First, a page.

My wife asserts that there are far too many plants in the garden already, and how can I possibly consider planting more? Yes, the paths are blocked by hostas and nandinas flopping about, and now exuberant hydrangeas and sharp spined mahonias have obstructed another. And, the roses must be cut back severely in the spring or the black stone steps that lead to the back patio are impassable.
The creeping Blue Star (Isotoma fluviatilis, with tiny round leaves and pale blue flowers) has grown comfortable enough along the shady paths to blanket the large stone slabs, and thyme (Thymus) and Creeping Jenny (Lysimachia nummularia ‘Aurea’) do the same in partial sun. An assortment of gold leaf and variegated ivies are pruned occasionally, or other paths would have disappeared years ago.
So, point well taken, but, but, but …. she hasn’t been out in the garden for weeks, and if she had been would certainly have to admit that there’s adequate space for more toad lilies. Just look a them, lush foliage without a hint of stress from the awful summer, and covered in marvelous blooms. There’s room for several, at least. They’re well mannered, they don’t encroach on their neighbors, and though they’re planted near the paths, they don’t flop or seed themselves about, and are a perfectly pleasant sort.
I am only slightly embarrassed that I cannot recall all of the cultivars of toad lilies (Tricyrtis) in the garden, but all are splendid in bloom in late summer and early autumn, and I have not grown one that I wouldn’t highly recommend.
Earlier in the spring I planted one of the yellow flowering types, and now I can’t remember which, but it was rather small and spindly at the time (as new plants often are), and I must have walked the path past it dozens of times without thinking to stop to give the poor soul a drink. It had no chance in the face of early and prolonged heat, and so I will try another, and maybe several yellow bloomers again next spring.
Of course, this minor failure could happen to any new plant neglected to such a degree, and otherwise I am confident in recommending that toad lilies require no special care, no spraying for bugs or deer, no attention to deadheading, pruning, or fertilizing. Toad lilies insist that you wait until late summer to enjoy their blooms, but once the season has arrived, the blooms are incomparable, though not particularly showy from a distance.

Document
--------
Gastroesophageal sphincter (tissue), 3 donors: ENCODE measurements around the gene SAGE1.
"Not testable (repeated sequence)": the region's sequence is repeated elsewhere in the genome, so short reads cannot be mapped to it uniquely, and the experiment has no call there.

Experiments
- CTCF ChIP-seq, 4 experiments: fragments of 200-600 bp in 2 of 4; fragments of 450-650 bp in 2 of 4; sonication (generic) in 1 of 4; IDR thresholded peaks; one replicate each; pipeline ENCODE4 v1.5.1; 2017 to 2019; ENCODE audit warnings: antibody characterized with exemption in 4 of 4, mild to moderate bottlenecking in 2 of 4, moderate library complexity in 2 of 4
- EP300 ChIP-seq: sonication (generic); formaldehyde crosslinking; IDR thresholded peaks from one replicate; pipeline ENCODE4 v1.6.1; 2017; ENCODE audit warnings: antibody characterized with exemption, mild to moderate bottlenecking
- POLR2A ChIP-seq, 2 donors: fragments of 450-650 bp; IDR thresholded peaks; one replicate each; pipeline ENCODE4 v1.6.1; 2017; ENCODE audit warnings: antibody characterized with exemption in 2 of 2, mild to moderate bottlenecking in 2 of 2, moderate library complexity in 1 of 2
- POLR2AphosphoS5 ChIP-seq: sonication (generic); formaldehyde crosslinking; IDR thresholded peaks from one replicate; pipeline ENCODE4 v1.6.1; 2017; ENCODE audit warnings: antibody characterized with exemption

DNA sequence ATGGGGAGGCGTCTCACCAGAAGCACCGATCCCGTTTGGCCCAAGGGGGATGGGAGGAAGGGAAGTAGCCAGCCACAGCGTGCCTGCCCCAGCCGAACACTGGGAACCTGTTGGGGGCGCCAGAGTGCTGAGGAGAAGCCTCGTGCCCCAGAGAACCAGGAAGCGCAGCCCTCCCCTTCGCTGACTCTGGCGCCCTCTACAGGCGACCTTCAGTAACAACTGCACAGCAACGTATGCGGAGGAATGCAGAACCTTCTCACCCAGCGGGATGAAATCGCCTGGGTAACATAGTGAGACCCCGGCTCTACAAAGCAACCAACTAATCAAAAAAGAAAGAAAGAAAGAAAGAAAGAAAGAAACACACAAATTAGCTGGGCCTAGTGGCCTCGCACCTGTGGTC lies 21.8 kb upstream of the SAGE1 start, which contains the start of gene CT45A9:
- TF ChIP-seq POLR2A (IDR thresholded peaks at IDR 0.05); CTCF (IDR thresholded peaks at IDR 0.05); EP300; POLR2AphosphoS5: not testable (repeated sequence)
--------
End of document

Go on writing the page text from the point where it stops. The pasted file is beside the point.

I marvel at the unique architecture of the flowers that requires bumblebees to squeeze beneath the anthers with some effort so that the transfer of the sticky pollen is assured. The mottled coloring (usually a white background with a blending of yellow along the throat, with prominent purple spots) is exquisite, and is said to be the origin of its common name, though the toads in my garden are not spotted in such a grand fashion.
In the extreme heat this summer only one cultivar, the loosely branched though not quite floppy ‘Sinonone’ bloomed in mid August, with ‘Miyazaki’, ‘Gilt Edge’ and others barely showing a bud until early in September, a week or two later than is usual. The buds of many toad lilies are arranged at leaf nodes along the stem, and begin to bloom at the tips and then progress to the middle. Each bloom will last for a week if the temperatures are cool, and a two year old toad lily will be in bloom for a month or longer.
The flowers are quite small, and make little impact from more than a few paces away, so toad lilies should be located where they can be enjoyed at close range. If you are concerned with soiling your knees as you stoop to peruse the blooms, I would recommend planting them in a mostly sunny to partially shady spot beside a patio or path. While there is no danger that your toad lilies will become unruly and flop over the path, I caution that you could become hopelessly enthralled and obsessed with collecting as many cultivars as you can find.